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Chang, K. HSP Injection Therapies in Stroke. Encyclopedia. Available online: (accessed on 30 November 2023).
Chang K. HSP Injection Therapies in Stroke. Encyclopedia. Available at: Accessed November 30, 2023.
Chang, Ke-Vin. "HSP Injection Therapies in Stroke" Encyclopedia, (accessed November 30, 2023).
Chang, K.(2021, September 23). HSP Injection Therapies in Stroke. In Encyclopedia.
Chang, Ke-Vin. "HSP Injection Therapies in Stroke." Encyclopedia. Web. 23 September, 2021.
HSP Injection Therapies in Stroke

Hemiplegic shoulder pain (HSP) is one of the most debilitating complications after stroke [1]. Hemiplegic shoulder pain (HSP) hampers post-stroke functional recovery and is not well managed with conservative treatments.

corticosteroid hemiplegic shoulder hyaluronic acid injection rehabilitation

1. Introduction

Hemiplegic shoulder pain (HSP) is one of the most debilitating complications after stroke [1]. Its reported incidence varies from 30% to 72% at one-year follow-up across different studies [2][3][4]. HSP is mostly graded as ranging from moderate to severe intensity [4] and rarely resolves spontaneously [3]. Stroke patients with poor upper extremity function have an increased risk of HSP [5]. Various theories have been proposed for the development of HSP, including deficiency in pain adaption [6], central sensitization to normal or subthreshold sensory stimuli [7], and impaired neuromuscular control of the scapula [8]. Spasticity over the hemiplegic limbs, shoulder subluxation, concomitant rotator cuff pathology, and prolonged immobilization of the affected limbs are also reported to be associated with HSP [9]. Without adequate management, HSP further worsens the function of the upper extremities and can prolong the hospital stay [2].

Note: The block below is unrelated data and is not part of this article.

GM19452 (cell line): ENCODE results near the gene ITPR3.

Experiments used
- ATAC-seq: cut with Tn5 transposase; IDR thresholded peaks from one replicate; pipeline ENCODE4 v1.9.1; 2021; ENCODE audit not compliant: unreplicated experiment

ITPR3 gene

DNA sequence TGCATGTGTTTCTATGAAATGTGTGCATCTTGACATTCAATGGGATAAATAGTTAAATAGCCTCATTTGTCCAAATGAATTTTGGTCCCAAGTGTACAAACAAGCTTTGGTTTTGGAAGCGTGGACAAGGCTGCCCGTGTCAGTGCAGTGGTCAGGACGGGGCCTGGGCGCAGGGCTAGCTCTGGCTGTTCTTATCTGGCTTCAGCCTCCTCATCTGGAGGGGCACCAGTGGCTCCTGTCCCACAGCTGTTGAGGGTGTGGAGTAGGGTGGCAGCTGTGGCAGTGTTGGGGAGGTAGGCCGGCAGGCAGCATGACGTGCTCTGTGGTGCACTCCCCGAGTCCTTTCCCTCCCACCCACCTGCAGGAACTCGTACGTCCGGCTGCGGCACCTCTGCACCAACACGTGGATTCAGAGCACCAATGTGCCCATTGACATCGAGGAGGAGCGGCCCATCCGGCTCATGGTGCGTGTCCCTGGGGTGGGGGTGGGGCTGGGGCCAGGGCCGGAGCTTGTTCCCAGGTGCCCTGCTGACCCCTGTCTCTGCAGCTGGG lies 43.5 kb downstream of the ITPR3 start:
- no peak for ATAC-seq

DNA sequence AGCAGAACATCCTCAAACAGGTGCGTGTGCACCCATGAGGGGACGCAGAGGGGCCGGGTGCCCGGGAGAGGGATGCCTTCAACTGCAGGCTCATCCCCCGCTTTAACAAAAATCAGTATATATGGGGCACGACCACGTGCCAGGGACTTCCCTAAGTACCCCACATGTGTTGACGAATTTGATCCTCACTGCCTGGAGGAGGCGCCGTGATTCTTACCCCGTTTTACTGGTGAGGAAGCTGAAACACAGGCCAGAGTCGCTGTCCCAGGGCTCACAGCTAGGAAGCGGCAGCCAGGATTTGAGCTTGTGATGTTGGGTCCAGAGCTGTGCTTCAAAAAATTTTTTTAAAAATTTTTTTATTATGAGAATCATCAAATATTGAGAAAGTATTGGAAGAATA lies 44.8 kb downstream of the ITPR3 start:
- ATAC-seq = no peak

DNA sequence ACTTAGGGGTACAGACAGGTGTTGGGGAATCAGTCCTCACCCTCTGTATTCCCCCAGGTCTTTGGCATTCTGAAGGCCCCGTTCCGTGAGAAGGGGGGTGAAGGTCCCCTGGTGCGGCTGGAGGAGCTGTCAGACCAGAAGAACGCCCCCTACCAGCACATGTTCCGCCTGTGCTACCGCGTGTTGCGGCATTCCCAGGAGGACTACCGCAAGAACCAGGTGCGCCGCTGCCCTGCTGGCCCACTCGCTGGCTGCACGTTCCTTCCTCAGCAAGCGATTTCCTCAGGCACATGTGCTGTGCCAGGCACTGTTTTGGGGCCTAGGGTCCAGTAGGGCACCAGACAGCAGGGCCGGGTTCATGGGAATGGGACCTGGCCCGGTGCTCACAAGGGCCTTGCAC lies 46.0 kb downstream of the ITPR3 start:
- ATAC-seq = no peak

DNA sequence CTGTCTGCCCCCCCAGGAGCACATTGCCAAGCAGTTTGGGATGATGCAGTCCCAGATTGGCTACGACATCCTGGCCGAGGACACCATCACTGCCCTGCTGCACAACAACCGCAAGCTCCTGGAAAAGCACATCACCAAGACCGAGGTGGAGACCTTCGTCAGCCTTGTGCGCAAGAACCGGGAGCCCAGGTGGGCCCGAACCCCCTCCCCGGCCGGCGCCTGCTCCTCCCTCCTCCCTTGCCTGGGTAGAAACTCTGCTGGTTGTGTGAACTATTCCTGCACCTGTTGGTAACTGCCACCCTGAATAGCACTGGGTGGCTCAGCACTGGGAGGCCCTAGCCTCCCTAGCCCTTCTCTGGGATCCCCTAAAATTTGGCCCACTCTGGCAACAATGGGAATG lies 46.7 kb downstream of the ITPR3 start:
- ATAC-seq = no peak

Shoulder slings, passive range of motion exercises, analgesics, and electrical stimulation have been commonly applied for treating HSP, although their effects are usually limited [10]. In recent years, various injection therapies have been proposed in its management. For instance, suprascapular nerve block (SSNB) using local anesthetics can be performed to decrease nociception from the glenohumeral joint [11]. Intramuscular botulinum toxin (BoNT) injections are also effective in reducing spasticity of the hemiplegic limbs and the associated pain [12]. On the other hand, BoNT injections are beneficial for decreasing chronic shoulder pain, possibly through inhibition of the release of pain mediators [13]. Corticosteroid injections have long been used to treat painful shoulders owing to their anti-inflammatory potential, while intra-articular hyaluronic acid (HA) injections might prevent adhesions and reduce synovitis inside the glenohumeral joint [14].